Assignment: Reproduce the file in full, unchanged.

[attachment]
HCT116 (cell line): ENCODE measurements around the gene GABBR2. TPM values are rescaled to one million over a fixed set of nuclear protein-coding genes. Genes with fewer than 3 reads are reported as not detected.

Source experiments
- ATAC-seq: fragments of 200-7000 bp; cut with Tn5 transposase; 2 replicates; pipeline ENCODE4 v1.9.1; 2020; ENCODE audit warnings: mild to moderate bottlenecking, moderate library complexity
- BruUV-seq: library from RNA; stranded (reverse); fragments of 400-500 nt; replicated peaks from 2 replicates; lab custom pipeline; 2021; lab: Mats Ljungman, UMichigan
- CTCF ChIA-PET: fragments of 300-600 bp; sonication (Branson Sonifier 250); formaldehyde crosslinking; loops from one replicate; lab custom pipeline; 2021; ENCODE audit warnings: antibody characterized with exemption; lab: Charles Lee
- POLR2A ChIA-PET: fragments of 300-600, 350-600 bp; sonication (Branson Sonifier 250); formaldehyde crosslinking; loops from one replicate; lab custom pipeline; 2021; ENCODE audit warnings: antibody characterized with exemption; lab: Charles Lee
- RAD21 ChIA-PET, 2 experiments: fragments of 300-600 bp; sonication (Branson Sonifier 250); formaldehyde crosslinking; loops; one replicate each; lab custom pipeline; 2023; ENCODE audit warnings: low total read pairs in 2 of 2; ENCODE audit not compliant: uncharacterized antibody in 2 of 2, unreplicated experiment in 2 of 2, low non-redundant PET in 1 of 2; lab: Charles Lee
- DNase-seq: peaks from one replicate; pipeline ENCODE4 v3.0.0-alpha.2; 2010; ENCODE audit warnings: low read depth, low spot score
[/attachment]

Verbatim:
HCT116 (cell line): ENCODE measurements around the gene GABBR2. TPM values are rescaled to one million over a fixed set of nuclear protein-coding genes. Genes with fewer than 3 reads are reported as not detected.

Source experiments
- ATAC-seq: fragments of 200-7000 bp; cut with Tn5 transposase; 2 replicates; pipeline ENCODE4 v1.9.1; 2020; ENCODE audit warnings: mild to moderate bottlenecking, moderate library complexity
- BruUV-seq: library from RNA; stranded (reverse); fragments of 400-500 nt; replicated peaks from 2 replicates; lab custom pipeline; 2021; lab: Mats Ljungman, UMichigan
- CTCF ChIA-PET: fragments of 300-600 bp; sonication (Branson Sonifier 250); formaldehyde crosslinking; loops from one replicate; lab custom pipeline; 2021; ENCODE audit warnings: antibody characterized with exemption; lab: Charles Lee
- POLR2A ChIA-PET: fragments of 300-600, 350-600 bp; sonication (Branson Sonifier 250); formaldehyde crosslinking; loops from one replicate; lab custom pipeline; 2021; ENCODE audit warnings: antibody characterized with exemption; lab: Charles Lee
- RAD21 ChIA-PET, 2 experiments: fragments of 300-600 bp; sonication (Branson Sonifier 250); formaldehyde crosslinking; loops; one replicate each; lab custom pipeline; 2023; ENCODE audit warnings: low total read pairs in 2 of 2; ENCODE audit not compliant: uncharacterized antibody in 2 of 2, unreplicated experiment in 2 of 2, low non-redundant PET in 1 of 2; lab: Charles Lee
- DNase-seq: peaks from one replicate; pipeline ENCODE4 v3.0.0-alpha.2; 2010; ENCODE audit warnings: low read depth, low spot score